What Should I Do if Someone Sues Me After a Car Accident in Texas?

It is disturbing to suffer a car accident, especially if you are injured. It’s worse if someone involved in the accident blames you for the accident and files a lawsuit against you.

Now you have medical, financial, and legal problems to deal with.

Your liability, if any, depends on how Texas law applies to the specific facts of your case.

Texas Liability Insurance Requirements

How much insurance do you have? Texas requires its drivers to carry at least the following amount of liability insurance:

  • $30,000 per injured person;
  • A total of $60,000 per accident; and
  • $25,000 for property damage.

If three or more people suffer injury in a single accident, they must share the $60,000 in insurance proceeds even though it doesn’t add up to $30,000 per person.

The Texas Car Accident Insurance System

Since Texas is not a “direct action” state, a driver who blames you for an accident must sue you instead of suing your liability insurance company or filing a claim against your liability insurance policy. Assuming that you are covered by insurance, however, it is your insurance company that will actually pay the judgment. 

If the damages assessed against you exceed your insurance policy maximum, the opposing party can get a deficiency judgment against you. That means you must pay whatever amount the insurance company doesn’t pay. If you can’t pay it, of course, the debt might drive you into bankruptcy.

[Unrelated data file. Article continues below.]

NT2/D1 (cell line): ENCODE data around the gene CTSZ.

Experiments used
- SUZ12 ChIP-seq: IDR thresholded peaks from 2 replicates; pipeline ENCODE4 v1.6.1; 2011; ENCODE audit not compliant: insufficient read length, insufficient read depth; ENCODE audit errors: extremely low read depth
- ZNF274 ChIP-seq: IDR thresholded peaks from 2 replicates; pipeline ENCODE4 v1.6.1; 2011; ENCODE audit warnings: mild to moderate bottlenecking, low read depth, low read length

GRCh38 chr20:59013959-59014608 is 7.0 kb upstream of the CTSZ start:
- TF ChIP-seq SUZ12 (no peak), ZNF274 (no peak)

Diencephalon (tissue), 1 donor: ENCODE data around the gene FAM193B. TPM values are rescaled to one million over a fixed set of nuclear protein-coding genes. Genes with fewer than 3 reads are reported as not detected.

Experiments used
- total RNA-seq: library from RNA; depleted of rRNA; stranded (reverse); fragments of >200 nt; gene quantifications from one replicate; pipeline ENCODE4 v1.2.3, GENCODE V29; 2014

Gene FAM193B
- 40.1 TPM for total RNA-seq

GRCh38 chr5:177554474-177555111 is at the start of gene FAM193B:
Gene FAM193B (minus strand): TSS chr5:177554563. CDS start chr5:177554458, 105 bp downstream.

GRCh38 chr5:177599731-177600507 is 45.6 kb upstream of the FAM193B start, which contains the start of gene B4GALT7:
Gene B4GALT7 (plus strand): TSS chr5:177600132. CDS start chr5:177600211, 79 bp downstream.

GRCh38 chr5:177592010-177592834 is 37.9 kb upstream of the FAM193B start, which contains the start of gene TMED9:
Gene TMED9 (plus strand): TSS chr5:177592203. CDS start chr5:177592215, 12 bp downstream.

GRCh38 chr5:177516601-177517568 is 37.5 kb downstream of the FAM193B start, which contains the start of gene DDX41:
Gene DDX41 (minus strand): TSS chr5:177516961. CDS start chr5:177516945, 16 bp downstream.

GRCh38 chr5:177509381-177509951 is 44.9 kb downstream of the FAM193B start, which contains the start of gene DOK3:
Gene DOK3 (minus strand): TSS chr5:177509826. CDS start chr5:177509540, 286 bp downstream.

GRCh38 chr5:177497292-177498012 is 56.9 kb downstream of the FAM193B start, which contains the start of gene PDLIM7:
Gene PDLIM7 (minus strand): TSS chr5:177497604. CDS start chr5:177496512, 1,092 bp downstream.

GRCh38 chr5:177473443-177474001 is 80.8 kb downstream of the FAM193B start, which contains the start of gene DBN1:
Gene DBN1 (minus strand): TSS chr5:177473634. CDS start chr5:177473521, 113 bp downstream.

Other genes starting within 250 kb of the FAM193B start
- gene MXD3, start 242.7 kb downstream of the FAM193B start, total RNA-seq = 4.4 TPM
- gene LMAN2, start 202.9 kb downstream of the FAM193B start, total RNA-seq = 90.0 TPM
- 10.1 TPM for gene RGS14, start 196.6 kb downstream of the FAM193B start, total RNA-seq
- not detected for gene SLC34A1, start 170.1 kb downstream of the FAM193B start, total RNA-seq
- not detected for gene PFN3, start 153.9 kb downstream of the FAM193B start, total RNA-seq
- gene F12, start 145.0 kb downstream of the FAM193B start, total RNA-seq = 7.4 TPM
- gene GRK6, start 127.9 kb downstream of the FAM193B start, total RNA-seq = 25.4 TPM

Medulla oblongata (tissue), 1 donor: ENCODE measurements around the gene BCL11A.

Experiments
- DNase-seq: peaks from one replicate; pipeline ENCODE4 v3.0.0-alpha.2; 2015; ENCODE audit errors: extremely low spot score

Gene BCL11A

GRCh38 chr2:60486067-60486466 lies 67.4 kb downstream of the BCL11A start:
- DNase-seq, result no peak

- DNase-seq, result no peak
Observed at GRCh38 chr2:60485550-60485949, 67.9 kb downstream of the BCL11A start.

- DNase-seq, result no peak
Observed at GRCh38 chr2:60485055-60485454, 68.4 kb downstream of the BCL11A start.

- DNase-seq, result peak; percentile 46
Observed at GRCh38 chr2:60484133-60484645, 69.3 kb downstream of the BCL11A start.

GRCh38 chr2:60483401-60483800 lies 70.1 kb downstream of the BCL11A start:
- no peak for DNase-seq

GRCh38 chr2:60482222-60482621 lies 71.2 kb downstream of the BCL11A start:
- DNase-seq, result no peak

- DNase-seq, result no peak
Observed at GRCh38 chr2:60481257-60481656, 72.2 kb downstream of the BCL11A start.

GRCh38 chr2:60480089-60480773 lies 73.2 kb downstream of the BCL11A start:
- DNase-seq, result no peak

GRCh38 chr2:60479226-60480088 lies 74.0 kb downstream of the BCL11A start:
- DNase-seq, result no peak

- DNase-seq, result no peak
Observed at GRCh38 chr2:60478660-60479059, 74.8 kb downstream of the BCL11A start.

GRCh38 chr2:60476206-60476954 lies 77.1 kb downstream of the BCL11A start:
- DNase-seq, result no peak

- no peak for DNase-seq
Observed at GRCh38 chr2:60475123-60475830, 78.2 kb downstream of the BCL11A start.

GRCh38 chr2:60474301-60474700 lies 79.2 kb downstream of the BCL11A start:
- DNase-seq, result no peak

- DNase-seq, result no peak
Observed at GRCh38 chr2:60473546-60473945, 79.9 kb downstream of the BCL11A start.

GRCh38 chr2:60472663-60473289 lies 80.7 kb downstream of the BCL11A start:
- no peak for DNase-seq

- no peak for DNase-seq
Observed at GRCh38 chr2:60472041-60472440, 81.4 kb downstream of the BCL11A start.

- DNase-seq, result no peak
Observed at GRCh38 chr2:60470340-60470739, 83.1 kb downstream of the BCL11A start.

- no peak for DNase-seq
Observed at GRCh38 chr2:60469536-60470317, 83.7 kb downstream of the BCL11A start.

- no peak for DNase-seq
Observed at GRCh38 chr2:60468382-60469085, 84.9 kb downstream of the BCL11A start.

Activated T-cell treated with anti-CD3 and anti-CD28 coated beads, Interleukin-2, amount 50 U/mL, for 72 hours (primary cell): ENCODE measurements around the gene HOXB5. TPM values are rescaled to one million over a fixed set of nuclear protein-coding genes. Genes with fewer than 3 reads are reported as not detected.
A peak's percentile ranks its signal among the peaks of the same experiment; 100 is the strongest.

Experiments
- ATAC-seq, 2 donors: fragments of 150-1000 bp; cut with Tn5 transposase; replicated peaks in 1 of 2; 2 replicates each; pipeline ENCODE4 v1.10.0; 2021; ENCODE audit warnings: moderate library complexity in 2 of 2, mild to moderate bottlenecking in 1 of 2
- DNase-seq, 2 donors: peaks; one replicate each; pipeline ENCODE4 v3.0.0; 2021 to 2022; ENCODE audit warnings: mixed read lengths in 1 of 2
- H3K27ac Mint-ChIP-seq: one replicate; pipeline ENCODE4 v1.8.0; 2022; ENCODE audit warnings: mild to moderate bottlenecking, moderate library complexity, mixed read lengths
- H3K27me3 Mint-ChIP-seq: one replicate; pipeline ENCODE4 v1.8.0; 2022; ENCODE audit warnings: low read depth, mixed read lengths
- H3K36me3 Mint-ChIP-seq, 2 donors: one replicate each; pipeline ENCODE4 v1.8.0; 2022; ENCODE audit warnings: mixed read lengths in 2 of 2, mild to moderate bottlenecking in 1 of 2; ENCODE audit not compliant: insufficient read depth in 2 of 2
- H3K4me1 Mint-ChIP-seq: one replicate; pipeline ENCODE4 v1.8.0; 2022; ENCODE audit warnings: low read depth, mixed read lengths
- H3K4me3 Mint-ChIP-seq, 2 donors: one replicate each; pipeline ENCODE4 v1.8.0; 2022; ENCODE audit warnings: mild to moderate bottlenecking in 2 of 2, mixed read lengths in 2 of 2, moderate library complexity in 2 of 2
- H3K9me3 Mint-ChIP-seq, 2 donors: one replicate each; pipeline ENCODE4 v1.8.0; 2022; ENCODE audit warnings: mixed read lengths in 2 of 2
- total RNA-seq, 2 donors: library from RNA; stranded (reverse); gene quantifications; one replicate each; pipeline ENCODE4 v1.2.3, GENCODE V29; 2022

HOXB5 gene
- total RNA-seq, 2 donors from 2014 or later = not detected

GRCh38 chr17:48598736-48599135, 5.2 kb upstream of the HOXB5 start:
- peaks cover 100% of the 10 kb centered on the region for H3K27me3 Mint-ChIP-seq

Texas law allows a victorious personal injury plaintiff to win the following types of damages: 

  • Economic damages: Medical expenses, lost earnings, out-of-pocket expenses, and other easy-to-count losses.
  • Non-economic damages: Emotional distress, pain and suffering, loss of enjoyment of life, permanent disfigurement, and other intangible, difficult-to-count losses. 
  • Punitive damages: Courts will only award punitive damages against you if your conduct is outrageous. Even a DUI accident might not be enough. Texas imposes limits on the amount of punitive damages.

The opposing party might be willing to settle for lower damages than they could probably win in court just to avoid the uncertainty of a trial.

Wrongful Death

If someone dies in the accident, certain close relatives of the deceased can file a wrongful death lawsuit against the at-fault party. Damages tend to be high.

Contributory Fault

The Texas contributory fault allows liability (and damages) to be shared when more than one party is at fault for the accident. If a party is 50% or less at fault, they will lose the same percentage of their damages. 

If they were 20% at fault, for example, they will lose 20% of their damages. Any party more than 50% at fault, however, will lose 100% of their damages.  

Steps To Take if Someone Files a Lawsuit Against You

If someone sues you for personal injury, observe the following tips.

Don’t Panic

Good judgment is your best legal weapon. If you panic, the opposing party will use your emotional turmoil to take advantage of you or provoke you into a misstep.

Don’t Talk to the Plaintiff or Their Insurance Company Except Through Your Lawyer

Once you hire a lawyer, you can compel the opposing party, including the insurance company, to direct all of their case-related communication through them. You need not speak directly with anyone else about your case unless you are called as a witness at trial or at a deposition.